BURLINGTON — Dr. Wayne Martin stood in front of display cases filled with medical heirlooms, some of which belonged to him, in the Burlington Chamber of Commerce on Saturday as part of the introduction of the Legendary Men and Women of Medicine exhibit.
Martin, along with members of the Burlington Historical Preservation Advisory Board, spoke at the opening of the exhibit, which centered on the lives of two of Burlington’s pioneering medical professionals, Dr. Fred Schacht and Dr. Hiram Cleveland.
“We too soon forget about the people who did extraordinary things with very little,” Martin said. “It’s great to have it all preserved.”
Cleveland’s repertoire exceeded that of a traditional doctor — at one point in his career, he sewed up a dog when the vet was out of town and pulled a woman’s tooth when the dentist was unavailable. Aside from his feats in medicine, he was recognized for his colorful personality and reputation as a terrible driver.
He died in 1944.
Schacht served as head football coach for the University of Kentucky in 1904-05 before joining the medical profession and later moving to Burlington. He died in 1906.
More detailed accounts of their lives are available at the exhibit.
“You can’t talk about the doctors without talking about the nurses,” Larry Gilbert, a board member, said when introducing Margie Wilson.
Wilson detailed the history of nurses while donning her mother’s nursing student uniform from 1936.
A far stretch from the scrubs nurses typically wear today, a fashion that started to become popular in the 1980s as more men joined the profession, the uniform of the 1930s involved a lot of starch, Wilson said.
Nursing students were required to wear blue and white striped shirts under a white apron along with black stockings, black shoes and a starched white cap.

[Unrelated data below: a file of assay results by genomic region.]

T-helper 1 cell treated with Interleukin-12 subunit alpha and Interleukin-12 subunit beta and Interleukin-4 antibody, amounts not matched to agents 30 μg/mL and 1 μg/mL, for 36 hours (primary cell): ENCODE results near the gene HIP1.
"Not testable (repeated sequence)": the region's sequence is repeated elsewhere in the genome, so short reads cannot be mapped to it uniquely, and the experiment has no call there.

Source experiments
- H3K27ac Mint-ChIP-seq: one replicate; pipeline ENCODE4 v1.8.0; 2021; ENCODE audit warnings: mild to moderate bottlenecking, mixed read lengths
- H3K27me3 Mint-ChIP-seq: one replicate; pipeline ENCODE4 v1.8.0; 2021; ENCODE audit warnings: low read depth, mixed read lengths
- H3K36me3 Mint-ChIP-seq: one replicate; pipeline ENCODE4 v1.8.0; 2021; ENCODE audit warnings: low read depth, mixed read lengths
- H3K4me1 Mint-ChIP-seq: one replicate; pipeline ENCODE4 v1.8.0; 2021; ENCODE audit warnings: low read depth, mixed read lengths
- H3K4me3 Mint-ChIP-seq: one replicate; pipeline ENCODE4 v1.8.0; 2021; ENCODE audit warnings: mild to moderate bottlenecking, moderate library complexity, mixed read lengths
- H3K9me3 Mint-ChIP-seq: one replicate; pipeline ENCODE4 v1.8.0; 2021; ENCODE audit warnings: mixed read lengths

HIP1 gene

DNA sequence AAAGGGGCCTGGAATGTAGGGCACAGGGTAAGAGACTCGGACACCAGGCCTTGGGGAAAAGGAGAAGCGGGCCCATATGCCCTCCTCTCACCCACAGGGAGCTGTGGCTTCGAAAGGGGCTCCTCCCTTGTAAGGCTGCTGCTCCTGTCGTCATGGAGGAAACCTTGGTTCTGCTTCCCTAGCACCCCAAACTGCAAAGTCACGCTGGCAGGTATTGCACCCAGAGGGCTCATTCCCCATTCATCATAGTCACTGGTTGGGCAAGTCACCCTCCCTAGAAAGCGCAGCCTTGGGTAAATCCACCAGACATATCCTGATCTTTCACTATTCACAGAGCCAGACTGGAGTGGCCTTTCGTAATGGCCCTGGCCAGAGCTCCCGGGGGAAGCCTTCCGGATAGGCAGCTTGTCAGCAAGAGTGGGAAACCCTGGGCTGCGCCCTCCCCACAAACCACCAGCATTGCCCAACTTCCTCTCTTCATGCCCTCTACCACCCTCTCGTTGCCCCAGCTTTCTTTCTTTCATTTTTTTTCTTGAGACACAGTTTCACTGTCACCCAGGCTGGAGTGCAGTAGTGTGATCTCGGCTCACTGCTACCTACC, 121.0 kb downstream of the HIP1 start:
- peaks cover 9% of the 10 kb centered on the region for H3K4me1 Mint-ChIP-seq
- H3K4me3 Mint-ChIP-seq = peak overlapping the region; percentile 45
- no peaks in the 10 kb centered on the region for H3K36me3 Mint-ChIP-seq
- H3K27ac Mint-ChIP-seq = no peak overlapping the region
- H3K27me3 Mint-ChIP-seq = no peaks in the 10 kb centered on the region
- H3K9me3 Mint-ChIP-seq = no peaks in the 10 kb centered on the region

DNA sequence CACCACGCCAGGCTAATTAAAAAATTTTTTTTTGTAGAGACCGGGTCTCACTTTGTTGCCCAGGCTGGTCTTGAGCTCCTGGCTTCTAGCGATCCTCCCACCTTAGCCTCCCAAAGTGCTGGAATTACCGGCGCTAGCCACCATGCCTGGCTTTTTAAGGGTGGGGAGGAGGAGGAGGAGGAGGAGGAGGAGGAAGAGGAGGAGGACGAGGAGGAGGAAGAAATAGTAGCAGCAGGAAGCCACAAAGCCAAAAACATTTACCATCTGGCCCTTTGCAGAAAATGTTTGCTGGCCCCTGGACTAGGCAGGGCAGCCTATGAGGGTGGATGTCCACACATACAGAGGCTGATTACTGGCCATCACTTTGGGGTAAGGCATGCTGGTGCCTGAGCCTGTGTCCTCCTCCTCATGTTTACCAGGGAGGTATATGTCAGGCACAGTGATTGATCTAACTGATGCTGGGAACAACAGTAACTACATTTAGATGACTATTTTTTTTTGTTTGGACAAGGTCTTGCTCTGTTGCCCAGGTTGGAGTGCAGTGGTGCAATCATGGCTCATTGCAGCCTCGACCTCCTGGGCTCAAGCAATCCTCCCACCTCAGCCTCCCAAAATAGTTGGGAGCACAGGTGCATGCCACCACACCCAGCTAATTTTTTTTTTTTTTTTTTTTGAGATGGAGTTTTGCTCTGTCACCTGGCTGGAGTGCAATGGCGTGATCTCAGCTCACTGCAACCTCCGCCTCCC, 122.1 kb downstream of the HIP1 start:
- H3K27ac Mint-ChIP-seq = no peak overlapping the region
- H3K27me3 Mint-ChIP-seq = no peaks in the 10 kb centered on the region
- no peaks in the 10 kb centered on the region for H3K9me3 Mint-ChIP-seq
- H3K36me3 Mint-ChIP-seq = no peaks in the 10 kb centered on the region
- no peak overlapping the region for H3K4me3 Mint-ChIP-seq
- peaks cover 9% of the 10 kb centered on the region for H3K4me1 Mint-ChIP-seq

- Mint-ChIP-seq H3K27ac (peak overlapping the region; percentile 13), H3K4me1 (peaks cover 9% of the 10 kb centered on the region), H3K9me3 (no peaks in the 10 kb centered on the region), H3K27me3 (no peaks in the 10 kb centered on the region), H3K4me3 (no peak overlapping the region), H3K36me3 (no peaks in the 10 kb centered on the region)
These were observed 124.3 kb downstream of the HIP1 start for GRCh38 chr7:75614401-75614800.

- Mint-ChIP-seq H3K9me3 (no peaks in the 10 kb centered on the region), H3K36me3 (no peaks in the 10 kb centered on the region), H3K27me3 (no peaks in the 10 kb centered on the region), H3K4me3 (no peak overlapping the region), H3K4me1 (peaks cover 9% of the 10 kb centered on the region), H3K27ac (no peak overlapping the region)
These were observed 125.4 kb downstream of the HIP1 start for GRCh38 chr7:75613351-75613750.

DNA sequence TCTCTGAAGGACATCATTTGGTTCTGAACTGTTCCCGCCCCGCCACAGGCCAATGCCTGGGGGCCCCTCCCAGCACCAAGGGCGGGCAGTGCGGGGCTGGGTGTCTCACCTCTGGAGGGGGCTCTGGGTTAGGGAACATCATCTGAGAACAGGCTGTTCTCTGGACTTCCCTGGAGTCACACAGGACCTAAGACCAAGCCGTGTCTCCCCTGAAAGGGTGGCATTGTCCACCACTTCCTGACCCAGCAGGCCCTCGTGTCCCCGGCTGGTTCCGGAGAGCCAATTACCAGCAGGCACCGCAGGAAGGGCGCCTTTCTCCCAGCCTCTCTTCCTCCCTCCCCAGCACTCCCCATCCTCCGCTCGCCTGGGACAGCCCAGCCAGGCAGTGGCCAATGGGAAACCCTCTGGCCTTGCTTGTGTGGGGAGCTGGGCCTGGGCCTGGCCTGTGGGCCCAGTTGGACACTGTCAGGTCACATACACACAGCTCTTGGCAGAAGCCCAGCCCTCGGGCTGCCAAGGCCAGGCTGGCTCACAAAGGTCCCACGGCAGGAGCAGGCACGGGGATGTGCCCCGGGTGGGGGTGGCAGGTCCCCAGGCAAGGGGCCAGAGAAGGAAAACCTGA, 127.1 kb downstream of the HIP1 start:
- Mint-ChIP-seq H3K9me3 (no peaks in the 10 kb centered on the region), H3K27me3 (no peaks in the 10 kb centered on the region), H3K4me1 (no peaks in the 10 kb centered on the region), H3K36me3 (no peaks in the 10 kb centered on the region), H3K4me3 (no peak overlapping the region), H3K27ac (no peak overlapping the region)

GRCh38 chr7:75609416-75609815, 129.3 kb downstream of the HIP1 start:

Gilbert and Wilson worked together to put together the exhibit, which took about two months to complete.
“A lot of the people here [at the event] grew up in Burlington. It’s my hometown,” Gilbert said. “It’s interesting to hear everyone speak about stories from years ago.”
An artifact in the exhibit that Gilbert found fascinating was a collection of medical books, which belonged to Martin, with one book dating back to 1845.
The exhibit will be on display until June, when it will be moved to Burlington’s future museum located in the Carnegie Library Building. That’s when one of Martin’s favorites from his collection will be on display: an old oak chair.
“Patients would sit back in this chair and have tonsillectomies performed,” he said.
Peter Browning of the Burlington Chamber of Commerce found the exhibit interesting as he also works as a hospital commissioner for Skagit Regional Health.
“I really saw the difference between medicine then and medicine now,” he said. “You realize how much development there has been in such a short amount of time.”
He also pointed out the growing role of nurses in the health profession, and how they have become an indispensable part of the field.
“It really makes you appreciate the people who dedicated their lives to the health of our small community,” Browning said.